transport  transport (payload encapsulation) mode
  tunnel     tunnel (datagram encapsulation) mode

R2(cfg-crypto-trans)#mode tunnel
R2(cfg-crypto-trans)#exit
R2(config)#

That dropped me into crypto trans set mode, which I selected my tunnel type, and wanted to demonstrate that is where you’d choose whether to define Tunnel or Transport.

You can also set the “Lifetime” for the IPSec SA too, which defaults to 86400 as well, but for the sake of showing the command:

R2(config)#crypto ipsec security-association life
R2(config)#crypto ipsec security-association lifetime ?
  kilobytes  Volume-based key duration
  seconds    Time-based key duration

R2(config)#crypto ipsec security-association lifetime seconds ?
  <120-86400>  Security association duration in seconds

R2(config)#crypto ipsec security-association lifetime seconds 86400
R2(config)#

This shows that you can choose the lifetime in seconds or by KB of data transmission, I just chose the default 86400.

NOW ON TO THE FINAL PART OF THIS SEEMINGLY NEVER ENDING CONFIG!

And now to build a crypto-map, apply it to the interface pointing toward your peer, and off to the races we should go:

R2(config)#crypto map CCNPLAB 10 ipsec-isakmp
% NOTE: This new crypto map will remain disabled until a peer
        and a valid access list have been configured.
R2(config-crypto-map)# set peer 172.12.123.1
R2(config-crypto-map)# set transform-set TRANS-SET
R2(config-crypto-map)# match address 101
R2(config-crypto-map)#exit
R2(config)#int s0/0
R2(config-if)#crypto map CCNPLAB
R2(config-if)#
*Mar  1 20:15:31.612: %CRYPTO-6-ISAKMP_ON_OFF: ISAKMP is ON
R2(config-if)#

That little error when dropping into crypto map configuration is normal, just telling you the map won’t work until a peer and Crypto ACL are defined.

Now as can be seen we have set this thing up for success, ISAKMP is ON, we are ready to rock. Now I will remove the interface level crypto map CCNPLAB, and start a continuous ping on SW1 to 5.5.5.5, so we can watching the debug of the formation of the tunnel (hopefully) AND THIS WILL BE A LOT OF OUTPUT SO BRACE YOURSELF:

R2(config-if)#no crypto map CCNPLAB
R2(config-if)#
*Mar  1 20:16:30.148: %CRYPTO-6-ISAKMP_ON_OFF: ISAKMP is OFF
R2(config-if)#
ASR#6
[Resuming connection 6 to sw1 … ]

SW1#ping 5.5.5.5 repeat 100000

Type escape sequence to abort.
Sending 100000, 100-byte ICMP Echos to 5.5.5.5, timeout is 2 seconds:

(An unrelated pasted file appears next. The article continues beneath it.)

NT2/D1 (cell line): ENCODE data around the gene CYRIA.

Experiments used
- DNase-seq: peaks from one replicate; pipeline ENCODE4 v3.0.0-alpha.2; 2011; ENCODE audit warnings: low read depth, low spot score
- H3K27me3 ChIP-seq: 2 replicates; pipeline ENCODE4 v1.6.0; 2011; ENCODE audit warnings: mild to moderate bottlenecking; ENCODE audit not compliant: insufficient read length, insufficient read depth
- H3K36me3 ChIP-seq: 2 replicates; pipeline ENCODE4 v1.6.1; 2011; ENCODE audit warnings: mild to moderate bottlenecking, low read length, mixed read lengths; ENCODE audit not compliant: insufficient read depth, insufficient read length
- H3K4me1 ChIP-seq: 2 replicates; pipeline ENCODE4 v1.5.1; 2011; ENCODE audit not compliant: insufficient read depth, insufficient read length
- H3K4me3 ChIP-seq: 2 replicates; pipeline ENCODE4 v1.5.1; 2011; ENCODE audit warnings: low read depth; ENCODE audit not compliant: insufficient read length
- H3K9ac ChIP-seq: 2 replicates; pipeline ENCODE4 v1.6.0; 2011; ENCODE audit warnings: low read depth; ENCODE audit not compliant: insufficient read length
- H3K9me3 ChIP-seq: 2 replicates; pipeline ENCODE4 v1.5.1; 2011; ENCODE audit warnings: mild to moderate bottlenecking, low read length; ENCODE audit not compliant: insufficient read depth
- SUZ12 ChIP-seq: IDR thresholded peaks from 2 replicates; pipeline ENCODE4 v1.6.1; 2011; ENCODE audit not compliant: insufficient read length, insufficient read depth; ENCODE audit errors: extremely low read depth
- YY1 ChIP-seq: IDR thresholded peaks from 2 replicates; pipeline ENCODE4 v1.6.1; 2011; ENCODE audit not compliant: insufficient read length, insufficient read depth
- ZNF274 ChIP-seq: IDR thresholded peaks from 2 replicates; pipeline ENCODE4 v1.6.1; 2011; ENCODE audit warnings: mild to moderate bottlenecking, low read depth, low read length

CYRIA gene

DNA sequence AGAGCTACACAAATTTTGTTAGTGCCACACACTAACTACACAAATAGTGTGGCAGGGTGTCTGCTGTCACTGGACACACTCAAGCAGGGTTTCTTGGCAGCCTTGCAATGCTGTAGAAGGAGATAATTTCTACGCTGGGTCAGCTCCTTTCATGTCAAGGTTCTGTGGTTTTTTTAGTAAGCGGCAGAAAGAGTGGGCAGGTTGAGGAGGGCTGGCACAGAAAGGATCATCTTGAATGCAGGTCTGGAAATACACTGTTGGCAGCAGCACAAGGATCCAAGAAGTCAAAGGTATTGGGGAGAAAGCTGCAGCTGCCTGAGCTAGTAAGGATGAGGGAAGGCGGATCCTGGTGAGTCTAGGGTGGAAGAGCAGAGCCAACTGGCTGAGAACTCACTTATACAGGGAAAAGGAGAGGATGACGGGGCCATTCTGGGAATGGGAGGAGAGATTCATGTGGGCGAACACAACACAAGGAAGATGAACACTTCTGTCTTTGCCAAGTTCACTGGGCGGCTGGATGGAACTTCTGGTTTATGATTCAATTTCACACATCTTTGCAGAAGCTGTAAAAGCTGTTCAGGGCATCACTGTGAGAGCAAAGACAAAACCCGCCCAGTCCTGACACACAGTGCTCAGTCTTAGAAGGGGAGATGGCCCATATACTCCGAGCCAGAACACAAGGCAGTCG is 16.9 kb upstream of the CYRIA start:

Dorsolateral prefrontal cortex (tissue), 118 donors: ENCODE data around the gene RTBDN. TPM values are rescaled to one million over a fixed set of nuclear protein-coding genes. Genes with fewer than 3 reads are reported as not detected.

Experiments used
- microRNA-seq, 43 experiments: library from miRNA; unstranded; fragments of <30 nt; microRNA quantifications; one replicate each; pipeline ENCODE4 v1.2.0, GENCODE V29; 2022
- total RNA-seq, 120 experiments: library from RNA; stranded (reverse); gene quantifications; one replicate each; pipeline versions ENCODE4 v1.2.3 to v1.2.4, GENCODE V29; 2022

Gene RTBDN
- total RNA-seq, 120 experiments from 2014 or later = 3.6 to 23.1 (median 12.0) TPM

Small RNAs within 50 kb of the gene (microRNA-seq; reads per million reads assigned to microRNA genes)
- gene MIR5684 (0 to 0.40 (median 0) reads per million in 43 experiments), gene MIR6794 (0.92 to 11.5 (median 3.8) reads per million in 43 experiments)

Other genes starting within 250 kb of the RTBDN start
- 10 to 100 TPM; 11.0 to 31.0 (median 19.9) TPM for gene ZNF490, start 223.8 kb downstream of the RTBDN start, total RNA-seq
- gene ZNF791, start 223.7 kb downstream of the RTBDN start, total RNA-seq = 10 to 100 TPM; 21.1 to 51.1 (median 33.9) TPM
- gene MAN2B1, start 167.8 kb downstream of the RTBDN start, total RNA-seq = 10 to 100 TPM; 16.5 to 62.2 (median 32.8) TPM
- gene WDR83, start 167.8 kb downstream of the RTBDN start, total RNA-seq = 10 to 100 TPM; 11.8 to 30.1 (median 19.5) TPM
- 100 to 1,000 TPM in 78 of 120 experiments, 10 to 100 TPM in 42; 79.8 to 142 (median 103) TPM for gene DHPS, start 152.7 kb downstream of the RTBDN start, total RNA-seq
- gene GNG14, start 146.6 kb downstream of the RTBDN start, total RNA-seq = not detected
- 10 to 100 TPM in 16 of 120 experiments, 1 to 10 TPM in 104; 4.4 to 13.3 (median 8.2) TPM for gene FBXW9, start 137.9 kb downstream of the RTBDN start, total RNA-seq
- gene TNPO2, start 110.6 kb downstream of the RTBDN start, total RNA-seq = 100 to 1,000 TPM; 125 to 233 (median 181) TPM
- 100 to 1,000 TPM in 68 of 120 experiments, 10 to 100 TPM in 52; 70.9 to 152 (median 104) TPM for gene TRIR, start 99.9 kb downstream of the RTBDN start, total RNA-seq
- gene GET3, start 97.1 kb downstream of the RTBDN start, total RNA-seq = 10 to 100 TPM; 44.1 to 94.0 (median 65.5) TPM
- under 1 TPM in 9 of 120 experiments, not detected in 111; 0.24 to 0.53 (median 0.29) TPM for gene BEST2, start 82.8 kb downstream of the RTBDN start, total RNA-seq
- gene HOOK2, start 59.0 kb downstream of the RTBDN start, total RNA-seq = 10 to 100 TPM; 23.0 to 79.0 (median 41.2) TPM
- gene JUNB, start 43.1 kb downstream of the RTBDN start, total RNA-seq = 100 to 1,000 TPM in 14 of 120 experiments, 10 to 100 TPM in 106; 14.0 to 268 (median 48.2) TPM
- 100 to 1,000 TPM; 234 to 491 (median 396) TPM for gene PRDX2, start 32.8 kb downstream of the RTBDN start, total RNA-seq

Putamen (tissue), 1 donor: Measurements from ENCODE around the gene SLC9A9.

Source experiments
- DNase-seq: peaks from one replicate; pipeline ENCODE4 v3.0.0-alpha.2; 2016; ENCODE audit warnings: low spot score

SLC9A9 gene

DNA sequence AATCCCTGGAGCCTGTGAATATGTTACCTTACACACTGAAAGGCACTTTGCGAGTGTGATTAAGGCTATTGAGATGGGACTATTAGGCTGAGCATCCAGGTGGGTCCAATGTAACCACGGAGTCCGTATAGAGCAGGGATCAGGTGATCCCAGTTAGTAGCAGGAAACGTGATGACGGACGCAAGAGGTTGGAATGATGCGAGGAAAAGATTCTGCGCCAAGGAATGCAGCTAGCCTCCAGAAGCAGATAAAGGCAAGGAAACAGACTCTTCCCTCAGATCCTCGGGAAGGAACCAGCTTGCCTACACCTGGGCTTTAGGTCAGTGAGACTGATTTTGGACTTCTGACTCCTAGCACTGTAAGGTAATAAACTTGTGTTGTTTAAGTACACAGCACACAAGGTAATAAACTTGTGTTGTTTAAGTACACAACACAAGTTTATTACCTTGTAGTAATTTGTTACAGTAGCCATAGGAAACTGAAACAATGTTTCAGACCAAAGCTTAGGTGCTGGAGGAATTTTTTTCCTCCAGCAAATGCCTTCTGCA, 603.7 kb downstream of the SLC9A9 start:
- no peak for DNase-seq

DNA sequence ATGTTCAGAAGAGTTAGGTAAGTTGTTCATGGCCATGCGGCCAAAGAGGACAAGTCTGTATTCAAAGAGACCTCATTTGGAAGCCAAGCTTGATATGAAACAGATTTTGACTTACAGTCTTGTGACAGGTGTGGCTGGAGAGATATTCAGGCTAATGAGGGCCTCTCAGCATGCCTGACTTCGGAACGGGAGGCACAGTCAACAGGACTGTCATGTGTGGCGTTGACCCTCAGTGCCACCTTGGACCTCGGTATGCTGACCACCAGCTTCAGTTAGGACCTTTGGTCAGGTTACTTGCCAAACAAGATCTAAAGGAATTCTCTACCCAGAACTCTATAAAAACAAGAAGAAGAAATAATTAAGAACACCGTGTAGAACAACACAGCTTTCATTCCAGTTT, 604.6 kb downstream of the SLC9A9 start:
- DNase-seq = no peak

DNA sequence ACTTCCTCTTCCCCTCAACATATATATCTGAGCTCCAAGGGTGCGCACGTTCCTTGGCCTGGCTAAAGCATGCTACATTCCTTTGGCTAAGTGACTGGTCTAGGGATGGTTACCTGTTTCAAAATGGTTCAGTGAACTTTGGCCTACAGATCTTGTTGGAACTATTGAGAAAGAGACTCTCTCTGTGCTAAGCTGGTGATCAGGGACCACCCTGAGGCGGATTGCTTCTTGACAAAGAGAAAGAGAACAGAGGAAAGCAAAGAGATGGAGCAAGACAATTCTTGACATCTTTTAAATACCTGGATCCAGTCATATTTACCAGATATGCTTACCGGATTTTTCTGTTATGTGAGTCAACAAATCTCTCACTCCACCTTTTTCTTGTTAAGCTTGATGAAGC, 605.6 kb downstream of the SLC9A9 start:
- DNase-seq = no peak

..
ASR#2
[Resuming connection 2 to r2 … ]

R2(config-if)#crypto map CCNPLAB
R2(config-if)#
*Mar  1 20:20:20.574: %CRYPTO-6-ISAKMP_ON_OFF: ISAKMP is ON
R2(config-if)#
*Mar  1 20:20:20.927: IPSEC(sa_request): ,
  (key eng. msg.) OUTBOUND local= 172.12.123.2, remote= 172.12.123.1,
    local_proxy= 172.12.23.0/255.255.255.0/0/0 (type=4),
    remote_proxy= 5.5.5.5/255.255.255.255/0/0 (type=1),
    protocol= AH, transform= NONE  (Tunnel),
    lifedur= 86400s and 4608000kb,
    spi= 0x0(0), conn_id= 0, keysize= 0, flags= 0x0
*Mar  1 20:20:21.572: IPSEC(validate_proposal_request): proposal part #1
*Mar  1 20:20:21.572: IPSEC(validate_proposal_request): proposal part #1,
  (key eng. msg.) INBOUND local= 172.12.123.2, remote= 172.12.123.1,
    local_proxy= 172.12.23.0/255.255.255.0/0/0 (type=4),
    remote_proxy= 5.5.5.5/255.255.255.255/0/0 (type=1),
    protocol= AH, transform= ah-md5-hmac  (Tunnel),
    lifedur= 0s and 0kb,
    spi= 0x0(0), conn_id= 0, keysize= 0, flags= 0x0
*Mar  1 20:20:21.572: Crypto mapdb : proxy_match
        src addr     : 172.12.23.0
        dst addr     : 5.5.5.5
        protocol     : 0
        src port     : 0
        dst port     :
R2(config-if)#0
*Mar  1 20:20:21.588: IPSEC(key_engine): got a queue event with 1 KMI message(s)
*Mar  1 20:20:21.588: Crypto mapdb : proxy_match
        src addr     : 172.12.23.0
        dst addr     : 5.5.5.5
        protocol     : 0
        src port     : 0
        dst port     : 0
*Mar  1 20:20:21.588: IPSEC(crypto_ipsec_sa_find_ident_head): reconnecting with the same proxies and peer 172.12.123.1
*Mar  1 20:20:21.592: IPSEC(policy_db_add_ident): src 172.12.23.0, dest 5.5.5.5, dest_port 0

*Mar  1 20:20:21.592: IPSEC(create_sa): sa created,
  (sa) sa_dest= 172.12.123.2, sa_proto= 51,
    sa_spi= 0xD8B415B9(3635680697),